Basic Guidelines for listening to your Dr. Miller recordings

1. Be comfortable. Being relaxed is a very important part of the process. Let your whole body sink downwards, imagining it being attracted by the force of gravity. If you lie down, let your spine sink towards the surface you are on, especially at the waist level. When lying on a flat surface, it usually helps to raise your knees, with your feet about shoulder width apart and the toes pointing inward just a little to keep your knees from falling outward.

2. Relax the muscles of your face, shoulders, and upper back. Don’t be concerned about what you look like! Just keep thinking about what relaxed feels like, visualizing serene images and environments, emptying the mind of judgment, criticism, comparison, evaluation, etc.

3. Breathe from your diaphragm, so that your lower belly rises as you breathe in and sinks back as you exhale. Imagine a balloon inflating and deflating your belly. Don’t hold your belly in, military-style—let it “hang out.” Abdominal breathing in this way produces a more deeply relaxed state.

4. Soft lights or darkness is best. Try to listen to the deep relaxation and guided imagery in a room that has soft, gentle lighting—a shaded lamp is better than a ceiling light and both are better than a fluorescent lamp. If you fall asleep too easily, then don’t make it so comfortable. The more anxious and tense you are, the more relaxing and quiet your surroundings need to be.

5. Isolate yourself. Arrange your listening sessions so that you won’t be interrupted by the telephone, family, or visitors.

6. Listen in a quiet place. If there are disturbing sounds, it is often better to “white them out” with a steady background noise, as from a fan or an air conditioner. Best of all, use stereo headphones to listen to the programs; those that cup the ears are the best.

7. Keeping your eyes closed can help you concentrate. You may want to keep them open at first, to make sure you “keep on track,” but eventually you’ll probably want to close them.

That said, about 10% of people consistently find they can always relax better with eyes open. Feel free to try this. Generally it is best to keep your eyes focused on a single point. It is best if you sit facing a wall, or lie down facing a bland ceiling. Alternatively you might use a thumbtack or sacred symbol as your point of focus. The goal here is to eliminate distracting items in your visual field and achieve a focused state of awareness. Such states potentiate the guided imagery that follows.

8. Deep relaxation may surprise you. You may become more relaxed than you are used to, and even feel that you’re a little bit out of control, but you’re not. The truth is that when you are in a safe environment, there is no need to control anything. This is the essence of relaxation.

If you are one of those “control freaks,” at the moment you have the thought, “Can I take control of my body?” simply clench a fist, open your eyes, or say something out loud. Having proven to yourself that you are still in charge, continue to prove it  by taking a deep breath in, letting it out, closing your eyes, and relaxing even more deeply!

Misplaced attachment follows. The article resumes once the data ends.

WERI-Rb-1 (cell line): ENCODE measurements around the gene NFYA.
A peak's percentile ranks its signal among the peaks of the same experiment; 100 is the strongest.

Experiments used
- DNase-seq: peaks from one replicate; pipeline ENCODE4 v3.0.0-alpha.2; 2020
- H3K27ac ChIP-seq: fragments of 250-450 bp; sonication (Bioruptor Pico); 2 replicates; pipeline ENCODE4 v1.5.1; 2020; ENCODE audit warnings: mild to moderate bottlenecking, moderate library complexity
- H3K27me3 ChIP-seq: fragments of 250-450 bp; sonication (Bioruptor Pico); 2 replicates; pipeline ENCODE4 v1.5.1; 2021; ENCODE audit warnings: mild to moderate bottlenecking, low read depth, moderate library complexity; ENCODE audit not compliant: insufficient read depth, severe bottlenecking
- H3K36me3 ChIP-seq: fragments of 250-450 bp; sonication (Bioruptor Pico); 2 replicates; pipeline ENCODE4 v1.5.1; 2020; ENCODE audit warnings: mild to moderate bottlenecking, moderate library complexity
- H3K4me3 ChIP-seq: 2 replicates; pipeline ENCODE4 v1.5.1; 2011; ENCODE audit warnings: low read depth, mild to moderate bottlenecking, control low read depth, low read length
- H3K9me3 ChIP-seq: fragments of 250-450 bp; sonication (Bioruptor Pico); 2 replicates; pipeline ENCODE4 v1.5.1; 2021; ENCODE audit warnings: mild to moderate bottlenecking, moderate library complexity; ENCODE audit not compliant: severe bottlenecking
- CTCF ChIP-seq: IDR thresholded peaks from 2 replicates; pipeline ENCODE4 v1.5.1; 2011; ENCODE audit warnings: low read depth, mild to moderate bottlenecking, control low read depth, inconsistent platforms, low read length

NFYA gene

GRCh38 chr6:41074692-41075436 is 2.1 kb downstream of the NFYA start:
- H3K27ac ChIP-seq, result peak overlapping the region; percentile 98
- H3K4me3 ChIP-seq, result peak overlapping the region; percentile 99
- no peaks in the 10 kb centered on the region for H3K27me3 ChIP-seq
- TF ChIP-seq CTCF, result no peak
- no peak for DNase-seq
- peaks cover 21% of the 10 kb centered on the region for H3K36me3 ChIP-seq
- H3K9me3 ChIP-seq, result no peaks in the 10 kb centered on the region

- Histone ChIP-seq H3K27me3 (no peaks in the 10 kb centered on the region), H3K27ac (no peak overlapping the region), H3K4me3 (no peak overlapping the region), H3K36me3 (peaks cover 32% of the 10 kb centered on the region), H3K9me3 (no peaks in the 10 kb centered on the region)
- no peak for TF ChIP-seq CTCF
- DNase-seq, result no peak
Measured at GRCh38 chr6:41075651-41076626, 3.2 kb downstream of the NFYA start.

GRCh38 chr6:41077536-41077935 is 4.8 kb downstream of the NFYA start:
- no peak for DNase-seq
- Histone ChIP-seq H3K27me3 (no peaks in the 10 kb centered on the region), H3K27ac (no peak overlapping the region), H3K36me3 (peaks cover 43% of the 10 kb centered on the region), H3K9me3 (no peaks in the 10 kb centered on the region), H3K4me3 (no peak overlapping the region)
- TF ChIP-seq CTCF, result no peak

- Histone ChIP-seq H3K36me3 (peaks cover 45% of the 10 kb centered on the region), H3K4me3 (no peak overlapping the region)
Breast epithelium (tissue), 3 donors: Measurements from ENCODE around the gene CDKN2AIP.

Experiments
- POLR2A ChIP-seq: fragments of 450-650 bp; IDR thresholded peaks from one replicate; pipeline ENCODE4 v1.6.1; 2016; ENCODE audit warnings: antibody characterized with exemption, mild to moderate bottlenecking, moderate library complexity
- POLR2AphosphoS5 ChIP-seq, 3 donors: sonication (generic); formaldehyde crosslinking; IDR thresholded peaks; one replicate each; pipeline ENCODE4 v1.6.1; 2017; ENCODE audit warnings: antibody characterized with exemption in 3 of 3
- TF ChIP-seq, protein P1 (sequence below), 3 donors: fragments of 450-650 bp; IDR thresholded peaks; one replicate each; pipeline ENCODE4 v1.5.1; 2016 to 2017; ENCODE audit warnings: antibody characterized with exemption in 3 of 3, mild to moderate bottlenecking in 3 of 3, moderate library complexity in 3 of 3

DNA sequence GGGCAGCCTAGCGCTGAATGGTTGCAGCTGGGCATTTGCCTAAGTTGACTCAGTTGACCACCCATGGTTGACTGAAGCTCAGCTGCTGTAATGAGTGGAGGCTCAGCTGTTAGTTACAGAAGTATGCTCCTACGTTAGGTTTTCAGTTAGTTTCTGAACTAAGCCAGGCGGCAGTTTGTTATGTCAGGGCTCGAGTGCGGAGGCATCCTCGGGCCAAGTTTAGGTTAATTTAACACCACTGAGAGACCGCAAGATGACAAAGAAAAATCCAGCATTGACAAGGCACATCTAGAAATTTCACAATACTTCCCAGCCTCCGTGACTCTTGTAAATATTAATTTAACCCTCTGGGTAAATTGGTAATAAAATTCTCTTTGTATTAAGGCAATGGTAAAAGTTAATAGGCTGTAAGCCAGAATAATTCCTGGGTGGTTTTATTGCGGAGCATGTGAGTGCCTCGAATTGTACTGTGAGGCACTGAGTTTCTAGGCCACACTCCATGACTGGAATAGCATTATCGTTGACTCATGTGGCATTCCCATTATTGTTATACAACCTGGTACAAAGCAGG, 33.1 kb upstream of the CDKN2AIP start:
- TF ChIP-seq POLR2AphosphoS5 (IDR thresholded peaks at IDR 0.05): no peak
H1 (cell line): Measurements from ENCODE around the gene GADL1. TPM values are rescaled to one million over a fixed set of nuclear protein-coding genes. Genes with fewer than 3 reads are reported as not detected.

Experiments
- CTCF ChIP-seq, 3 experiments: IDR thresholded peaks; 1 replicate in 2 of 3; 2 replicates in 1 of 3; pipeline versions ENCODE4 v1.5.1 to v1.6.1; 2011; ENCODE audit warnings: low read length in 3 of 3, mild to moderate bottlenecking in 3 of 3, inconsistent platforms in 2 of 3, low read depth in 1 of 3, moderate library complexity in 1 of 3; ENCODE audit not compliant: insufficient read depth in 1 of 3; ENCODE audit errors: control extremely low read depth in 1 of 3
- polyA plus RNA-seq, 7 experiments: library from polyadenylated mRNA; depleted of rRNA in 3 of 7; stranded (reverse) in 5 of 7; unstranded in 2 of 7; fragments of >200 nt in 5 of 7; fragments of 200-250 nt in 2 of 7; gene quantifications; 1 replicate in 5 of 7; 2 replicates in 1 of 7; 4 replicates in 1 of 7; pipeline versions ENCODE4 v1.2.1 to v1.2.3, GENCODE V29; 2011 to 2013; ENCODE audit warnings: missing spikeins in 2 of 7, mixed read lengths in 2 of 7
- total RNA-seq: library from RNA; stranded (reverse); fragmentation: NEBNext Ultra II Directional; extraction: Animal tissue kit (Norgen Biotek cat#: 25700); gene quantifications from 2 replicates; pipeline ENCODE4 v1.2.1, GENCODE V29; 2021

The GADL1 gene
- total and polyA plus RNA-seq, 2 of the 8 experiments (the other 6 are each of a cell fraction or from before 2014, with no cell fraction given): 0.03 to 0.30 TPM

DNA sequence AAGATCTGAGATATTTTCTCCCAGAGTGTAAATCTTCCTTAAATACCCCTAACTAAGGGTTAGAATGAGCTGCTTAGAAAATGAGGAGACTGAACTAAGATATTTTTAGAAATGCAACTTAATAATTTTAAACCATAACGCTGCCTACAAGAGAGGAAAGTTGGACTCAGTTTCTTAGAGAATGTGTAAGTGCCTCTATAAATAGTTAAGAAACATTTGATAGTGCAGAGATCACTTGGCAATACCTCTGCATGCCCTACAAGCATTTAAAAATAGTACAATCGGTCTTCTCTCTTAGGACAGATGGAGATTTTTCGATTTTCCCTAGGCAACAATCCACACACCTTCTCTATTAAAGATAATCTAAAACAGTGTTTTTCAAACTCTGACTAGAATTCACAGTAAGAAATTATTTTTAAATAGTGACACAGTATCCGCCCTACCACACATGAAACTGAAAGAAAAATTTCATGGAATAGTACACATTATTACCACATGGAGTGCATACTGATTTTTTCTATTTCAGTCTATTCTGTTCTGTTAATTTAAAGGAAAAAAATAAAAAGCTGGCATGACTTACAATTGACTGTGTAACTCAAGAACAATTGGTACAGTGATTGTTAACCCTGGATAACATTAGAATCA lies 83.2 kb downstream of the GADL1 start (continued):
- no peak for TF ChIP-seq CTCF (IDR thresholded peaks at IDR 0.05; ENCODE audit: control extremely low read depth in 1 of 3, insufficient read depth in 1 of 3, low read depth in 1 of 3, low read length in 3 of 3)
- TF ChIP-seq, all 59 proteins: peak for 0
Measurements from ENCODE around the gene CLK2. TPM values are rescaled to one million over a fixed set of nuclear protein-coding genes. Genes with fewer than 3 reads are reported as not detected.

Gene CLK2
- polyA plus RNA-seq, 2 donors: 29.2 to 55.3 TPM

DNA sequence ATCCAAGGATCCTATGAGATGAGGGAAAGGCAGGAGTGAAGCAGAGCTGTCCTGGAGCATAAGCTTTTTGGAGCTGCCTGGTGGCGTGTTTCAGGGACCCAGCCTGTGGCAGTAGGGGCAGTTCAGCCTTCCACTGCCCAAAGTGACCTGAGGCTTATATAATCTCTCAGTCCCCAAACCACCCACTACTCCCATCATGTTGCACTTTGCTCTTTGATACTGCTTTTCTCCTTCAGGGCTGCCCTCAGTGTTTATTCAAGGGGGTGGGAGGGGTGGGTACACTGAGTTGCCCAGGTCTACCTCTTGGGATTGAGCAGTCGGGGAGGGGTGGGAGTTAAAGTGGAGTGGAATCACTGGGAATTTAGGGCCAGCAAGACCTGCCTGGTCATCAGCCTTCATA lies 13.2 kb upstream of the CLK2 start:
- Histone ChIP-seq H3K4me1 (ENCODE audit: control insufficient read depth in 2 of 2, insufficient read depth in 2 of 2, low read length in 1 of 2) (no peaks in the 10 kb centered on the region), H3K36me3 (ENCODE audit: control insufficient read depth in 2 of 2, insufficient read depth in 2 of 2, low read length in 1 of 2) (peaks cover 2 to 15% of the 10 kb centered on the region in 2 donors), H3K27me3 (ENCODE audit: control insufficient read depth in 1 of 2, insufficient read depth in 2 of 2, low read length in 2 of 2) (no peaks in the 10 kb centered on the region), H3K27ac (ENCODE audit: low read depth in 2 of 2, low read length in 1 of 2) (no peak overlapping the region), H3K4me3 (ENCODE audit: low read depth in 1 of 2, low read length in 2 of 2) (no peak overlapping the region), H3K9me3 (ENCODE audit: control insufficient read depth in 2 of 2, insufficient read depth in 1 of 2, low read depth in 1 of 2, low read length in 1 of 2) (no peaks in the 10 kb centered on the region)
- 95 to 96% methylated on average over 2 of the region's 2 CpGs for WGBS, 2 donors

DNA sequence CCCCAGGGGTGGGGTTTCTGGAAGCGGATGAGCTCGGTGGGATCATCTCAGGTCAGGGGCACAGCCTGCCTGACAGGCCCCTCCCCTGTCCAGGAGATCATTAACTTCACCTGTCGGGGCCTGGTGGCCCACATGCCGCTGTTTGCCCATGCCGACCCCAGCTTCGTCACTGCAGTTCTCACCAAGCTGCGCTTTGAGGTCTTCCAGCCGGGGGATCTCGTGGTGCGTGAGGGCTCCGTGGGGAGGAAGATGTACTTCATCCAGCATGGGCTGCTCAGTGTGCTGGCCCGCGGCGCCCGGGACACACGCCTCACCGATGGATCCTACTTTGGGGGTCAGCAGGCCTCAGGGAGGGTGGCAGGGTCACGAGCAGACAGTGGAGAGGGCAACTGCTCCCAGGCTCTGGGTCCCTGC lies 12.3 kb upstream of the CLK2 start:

9. Learn to ignore distractions. Don’t worry if you find you sometimes have a stream of thoughts going through your mind while you’re listening to the imagery. That is quite common.

Actually, thoughts just like these are always going through your mind and distracting you from focusing on your true goals.  It’s just that usually you are unaware of them. Now you have an opportunity to bring your mind under your control. By practicing the skills of thought- stopping and emptying your mind of these unnecessary thoughts, you are taking charge of your cognitive mind.

Don’t get tense or wrestle with the thoughts. What you resist tends to persist! Usually the guided imagery will give you some tools for clearing your mind, erasing these thoughts from your mental blackboard, or simply ignoring them.
Another way to free yourself is to passively watch the thoughts come and go, without paying them any particular attention. The trick is to avoid engaging with them.

For instance, imagine you are sitting at the edge of a small stream watching leaves on its surface floating by. You could reach out and touch them. But you also have the possibility of choosing not to engage and to simply watch them as they go by. You can do the same thing with your thoughts. If you refuse to engage, the thoughts will gradually fade away.

Don’t get upset if you find your mind following a train of thought. Just let the thought go, refocus again on your focal point, take a deep breath and breathe that thought out, and listen to what you are hearing in the guided imagery.

10. Don’t tell yourself that you are doing this wrong. There is no one “right way” to do it. Exactly what you are doing is right for you at the time. Like all skills, this one takes learning and practice. You will become more proficient with time.

You are learning an important new set of skills. It is best to approach this as an adventure of self-discovery. As you learn how your subconscious mind works and how to make friends with it you will gain more and more power to make the changes you want to make in yourself and your world.

11. Go with the flow. You may have some novel sensations, perhaps a feeling of light floating or of tingling in your hands. Don’t worry about such mild and unusual experiences. Enjoy them, and recognize that they reflect the positive inner changes that you are undergoing.

Don’t forget why you are doing this!

It is for your well being,

for your growth,

and your complete enjoyment of life.

Our good wishes are with you!

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